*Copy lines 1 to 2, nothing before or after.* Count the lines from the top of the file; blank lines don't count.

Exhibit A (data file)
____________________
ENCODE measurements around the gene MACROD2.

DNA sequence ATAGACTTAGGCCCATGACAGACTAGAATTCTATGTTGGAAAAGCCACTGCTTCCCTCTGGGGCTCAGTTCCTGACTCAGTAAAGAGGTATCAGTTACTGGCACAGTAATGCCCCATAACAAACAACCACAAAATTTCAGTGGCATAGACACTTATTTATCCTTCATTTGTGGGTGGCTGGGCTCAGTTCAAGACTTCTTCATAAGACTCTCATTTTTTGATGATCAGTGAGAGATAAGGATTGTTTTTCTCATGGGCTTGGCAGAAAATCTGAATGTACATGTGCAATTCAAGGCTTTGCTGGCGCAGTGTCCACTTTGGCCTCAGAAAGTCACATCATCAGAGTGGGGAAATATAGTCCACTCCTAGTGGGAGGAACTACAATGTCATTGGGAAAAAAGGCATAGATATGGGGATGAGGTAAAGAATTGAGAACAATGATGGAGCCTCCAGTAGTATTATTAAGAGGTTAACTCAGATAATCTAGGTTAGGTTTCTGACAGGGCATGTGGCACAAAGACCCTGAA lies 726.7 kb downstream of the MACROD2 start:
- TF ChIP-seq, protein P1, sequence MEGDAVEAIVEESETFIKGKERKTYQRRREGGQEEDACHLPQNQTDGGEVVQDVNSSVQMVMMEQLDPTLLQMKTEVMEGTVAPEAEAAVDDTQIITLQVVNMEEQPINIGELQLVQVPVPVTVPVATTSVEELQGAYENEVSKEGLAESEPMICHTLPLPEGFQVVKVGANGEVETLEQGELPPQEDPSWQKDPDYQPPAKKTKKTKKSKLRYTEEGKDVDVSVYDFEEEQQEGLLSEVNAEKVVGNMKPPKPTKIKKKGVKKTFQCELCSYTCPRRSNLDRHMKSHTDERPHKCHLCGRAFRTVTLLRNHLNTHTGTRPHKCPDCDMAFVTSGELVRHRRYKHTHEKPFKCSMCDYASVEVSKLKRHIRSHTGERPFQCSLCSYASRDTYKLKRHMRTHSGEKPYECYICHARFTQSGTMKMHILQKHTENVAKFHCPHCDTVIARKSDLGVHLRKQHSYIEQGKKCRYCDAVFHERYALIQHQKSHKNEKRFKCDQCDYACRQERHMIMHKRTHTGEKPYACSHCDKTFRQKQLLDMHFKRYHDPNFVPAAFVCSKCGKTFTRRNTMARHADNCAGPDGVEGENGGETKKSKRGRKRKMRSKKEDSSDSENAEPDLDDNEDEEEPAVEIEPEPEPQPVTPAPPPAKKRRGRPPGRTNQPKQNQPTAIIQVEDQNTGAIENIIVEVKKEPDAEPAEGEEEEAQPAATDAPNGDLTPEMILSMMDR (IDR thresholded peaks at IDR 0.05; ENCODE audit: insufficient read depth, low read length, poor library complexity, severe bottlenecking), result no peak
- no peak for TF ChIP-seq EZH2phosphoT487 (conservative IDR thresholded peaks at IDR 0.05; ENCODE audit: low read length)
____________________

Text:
ENCODE measurements around the gene MACROD2.

DNA sequence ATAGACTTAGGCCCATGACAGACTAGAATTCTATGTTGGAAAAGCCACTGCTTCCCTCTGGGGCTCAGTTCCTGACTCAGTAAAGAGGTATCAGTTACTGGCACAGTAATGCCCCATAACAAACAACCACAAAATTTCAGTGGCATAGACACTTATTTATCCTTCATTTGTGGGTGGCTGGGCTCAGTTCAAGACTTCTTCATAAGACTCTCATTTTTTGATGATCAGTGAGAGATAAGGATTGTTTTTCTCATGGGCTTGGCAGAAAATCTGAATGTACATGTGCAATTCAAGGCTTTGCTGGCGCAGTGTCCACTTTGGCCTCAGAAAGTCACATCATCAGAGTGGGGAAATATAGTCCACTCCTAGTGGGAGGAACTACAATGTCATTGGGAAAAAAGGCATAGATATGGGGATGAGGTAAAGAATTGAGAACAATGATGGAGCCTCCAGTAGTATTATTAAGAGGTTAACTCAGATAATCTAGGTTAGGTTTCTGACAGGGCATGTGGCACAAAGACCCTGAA lies 726.7 kb downstream of the MACROD2 start: